The Kayans make use in their decorative art of a large number of conventional designs. The principal applications of these designs are in tatu, beadwork, the production of panels of wood for the adornment of houses, tombs, boats, and PADI barns, the decoration of bamboo boxes, and the painting of hats, and the carving of highly ornate doors to the rooms. All these applications involve the covering of flat or curved surfaces with patterns either in low relief only or without relief; and many of the designs are applied in all these different ways, and all of them together form a natural group. Besides these surface designs, a considerable variety of designs is used in giving decorative form to solid objects such as the handles of swords and paddles, the ends of main roof-beams in the houses, posts used in various rites and in the construction of tombs, the figure-heads of war-boats. These, with the exception of those used in carving the sword handles, which are highly peculiar, form another group of relatives. The designs chased upon the blades of the swords constitute a fourth natural group distinct from the other two groups. A fifth small group of designs is carved in the form of fretwork. We propose to say a few words about the designs of each of these five groups.

(1) The designs of the first group are the most numerous and most widely applied. A large proportion of them obviously are conventionalised derivatives from animal forms. Of these animal forms the human figure, the dog, and the prawn have been the originals of the largest number of patterns; the macaque monkey and the large lizard (VARANUS) are also traceable. Some designs vaguely suggest a derivation from some animal form, but cannot confidently be assigned to any one origin.

A few seemed to be derived from vegetable forms; while some few, for example the hookpattern, seem to be derived from no animal or vegetable form. The hook-pattern seems to be symbolical of conjunction and acquisition in various spheres.

Of all the designs the derivatives from or variants of the dog are the most numerous and the most frequently applied. The name dog-pattern (KALANG ASU) is given to a very large number; and of these some obviously reproduce the form of the dog, while the derivation of the others from the same original can generally be made clear by the inspection of a number of intermediate forms, although some of them retain but very slight indications of the form or features of the dog. The unmistakable dog-patterns are illustrated by one of the panels shown in Pl. 124; and in Pls. 134 ET SEQ. we reproduce a number of dog-patterns of more or less conventionalised characters. It will be noticed that the eye is the most constant feature about which the rest of the pattern is commonly centred; but that the eye also disappears from some of the most conventionalised. It seems probable that, although the name KALANG ASU continues to be commonly used to denote all this group of allies, many of those who use the term, and even of those who carve or work the patterns, are not explicitly aware in doing so that the name and the patterns refer to the dog, or are in any way connected with it; that is to say, both the words and the pattern have ceased to suggest to their minds the meaning of the word dog, and mean to them simply the pattern appropriate to certain uses.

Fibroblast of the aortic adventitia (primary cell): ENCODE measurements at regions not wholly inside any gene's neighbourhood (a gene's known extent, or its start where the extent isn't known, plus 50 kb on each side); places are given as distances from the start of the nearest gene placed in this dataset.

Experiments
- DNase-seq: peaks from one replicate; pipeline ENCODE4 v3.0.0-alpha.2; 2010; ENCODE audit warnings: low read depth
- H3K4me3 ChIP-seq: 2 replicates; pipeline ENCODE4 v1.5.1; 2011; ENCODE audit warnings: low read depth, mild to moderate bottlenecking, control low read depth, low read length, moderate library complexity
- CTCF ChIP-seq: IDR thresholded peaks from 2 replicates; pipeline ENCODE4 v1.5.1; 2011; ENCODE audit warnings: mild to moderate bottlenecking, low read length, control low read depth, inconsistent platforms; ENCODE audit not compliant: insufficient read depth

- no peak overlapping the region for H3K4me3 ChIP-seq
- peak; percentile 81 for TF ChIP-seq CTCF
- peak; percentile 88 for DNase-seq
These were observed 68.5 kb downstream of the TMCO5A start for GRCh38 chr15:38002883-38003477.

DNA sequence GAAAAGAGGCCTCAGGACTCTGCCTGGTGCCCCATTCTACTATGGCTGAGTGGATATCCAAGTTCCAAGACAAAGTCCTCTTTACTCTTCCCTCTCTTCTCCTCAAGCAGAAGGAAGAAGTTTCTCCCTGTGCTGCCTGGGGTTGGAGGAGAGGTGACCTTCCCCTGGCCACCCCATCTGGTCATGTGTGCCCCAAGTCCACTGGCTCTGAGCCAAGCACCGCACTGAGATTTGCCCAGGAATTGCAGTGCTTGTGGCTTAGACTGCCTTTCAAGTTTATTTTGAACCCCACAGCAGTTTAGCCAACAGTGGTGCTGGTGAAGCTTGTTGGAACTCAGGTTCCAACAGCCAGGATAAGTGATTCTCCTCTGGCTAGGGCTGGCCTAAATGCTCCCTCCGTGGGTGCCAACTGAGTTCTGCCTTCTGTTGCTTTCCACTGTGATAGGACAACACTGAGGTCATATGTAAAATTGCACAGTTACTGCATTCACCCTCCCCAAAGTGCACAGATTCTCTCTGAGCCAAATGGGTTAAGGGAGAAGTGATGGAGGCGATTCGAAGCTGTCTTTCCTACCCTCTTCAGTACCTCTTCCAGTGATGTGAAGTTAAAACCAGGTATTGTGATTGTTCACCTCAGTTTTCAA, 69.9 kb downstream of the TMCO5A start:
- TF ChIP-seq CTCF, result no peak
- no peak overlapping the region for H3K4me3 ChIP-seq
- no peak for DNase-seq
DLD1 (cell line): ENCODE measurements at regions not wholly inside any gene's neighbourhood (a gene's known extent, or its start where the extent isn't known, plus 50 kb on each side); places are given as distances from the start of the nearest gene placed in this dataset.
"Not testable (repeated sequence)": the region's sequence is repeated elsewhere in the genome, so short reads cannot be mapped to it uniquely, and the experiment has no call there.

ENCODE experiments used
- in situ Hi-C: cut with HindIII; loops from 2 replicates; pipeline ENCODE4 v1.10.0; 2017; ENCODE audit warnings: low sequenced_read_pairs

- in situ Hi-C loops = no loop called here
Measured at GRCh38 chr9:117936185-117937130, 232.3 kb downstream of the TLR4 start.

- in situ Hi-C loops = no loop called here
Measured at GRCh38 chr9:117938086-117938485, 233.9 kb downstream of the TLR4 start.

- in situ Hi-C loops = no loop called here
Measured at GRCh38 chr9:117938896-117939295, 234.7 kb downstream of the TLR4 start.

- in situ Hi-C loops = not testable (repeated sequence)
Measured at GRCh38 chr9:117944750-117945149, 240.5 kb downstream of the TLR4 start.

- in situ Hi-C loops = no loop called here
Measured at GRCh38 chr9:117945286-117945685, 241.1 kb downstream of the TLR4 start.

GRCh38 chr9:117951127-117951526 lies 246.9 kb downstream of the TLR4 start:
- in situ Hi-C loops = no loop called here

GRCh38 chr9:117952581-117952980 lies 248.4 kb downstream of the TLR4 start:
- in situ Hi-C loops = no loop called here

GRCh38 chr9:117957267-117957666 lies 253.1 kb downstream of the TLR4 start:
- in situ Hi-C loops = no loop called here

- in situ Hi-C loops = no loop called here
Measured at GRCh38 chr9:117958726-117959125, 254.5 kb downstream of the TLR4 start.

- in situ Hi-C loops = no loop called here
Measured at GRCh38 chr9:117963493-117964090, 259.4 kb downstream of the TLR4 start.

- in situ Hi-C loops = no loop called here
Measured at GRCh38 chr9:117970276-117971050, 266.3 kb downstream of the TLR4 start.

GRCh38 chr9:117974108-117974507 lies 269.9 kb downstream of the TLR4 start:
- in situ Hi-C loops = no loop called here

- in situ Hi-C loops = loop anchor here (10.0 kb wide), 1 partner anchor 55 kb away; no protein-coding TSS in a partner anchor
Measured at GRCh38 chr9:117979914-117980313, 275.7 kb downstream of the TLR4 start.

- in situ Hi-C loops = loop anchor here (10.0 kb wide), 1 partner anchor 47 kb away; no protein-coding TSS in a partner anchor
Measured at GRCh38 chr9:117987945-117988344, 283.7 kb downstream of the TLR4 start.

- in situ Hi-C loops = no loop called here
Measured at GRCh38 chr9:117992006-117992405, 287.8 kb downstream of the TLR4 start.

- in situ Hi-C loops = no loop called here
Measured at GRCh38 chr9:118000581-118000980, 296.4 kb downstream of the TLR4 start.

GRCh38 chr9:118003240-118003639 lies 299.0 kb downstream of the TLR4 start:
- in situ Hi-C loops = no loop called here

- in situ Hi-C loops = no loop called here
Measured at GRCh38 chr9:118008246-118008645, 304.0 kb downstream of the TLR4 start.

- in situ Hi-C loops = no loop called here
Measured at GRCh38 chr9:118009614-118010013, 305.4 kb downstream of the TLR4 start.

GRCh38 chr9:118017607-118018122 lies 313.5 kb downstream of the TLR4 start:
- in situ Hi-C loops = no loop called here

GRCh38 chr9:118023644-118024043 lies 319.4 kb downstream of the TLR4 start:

We have questioned men who have been accustomed to apply the dog-pattern as to the significance of the parts of the pattern, and have led them to recognise that the parts of the dog, eye, teeth, jaws, and so on, are represented; and this recognition has commonly been accompanied by expressions of enlightenment, as of one making an interesting discovery.[67] This ignorance of the origin of the pattern is naturally true only of the more conventionalised examples, whether of the dog or other natural forms. Probably a few who have specially interested themselves in the designs have traced out their connections pretty fully, but this is certainly quite exceptional. Most of the craftsmen simply copy the current forms, introducing perhaps now and then an additional scroll, or some other slight modification.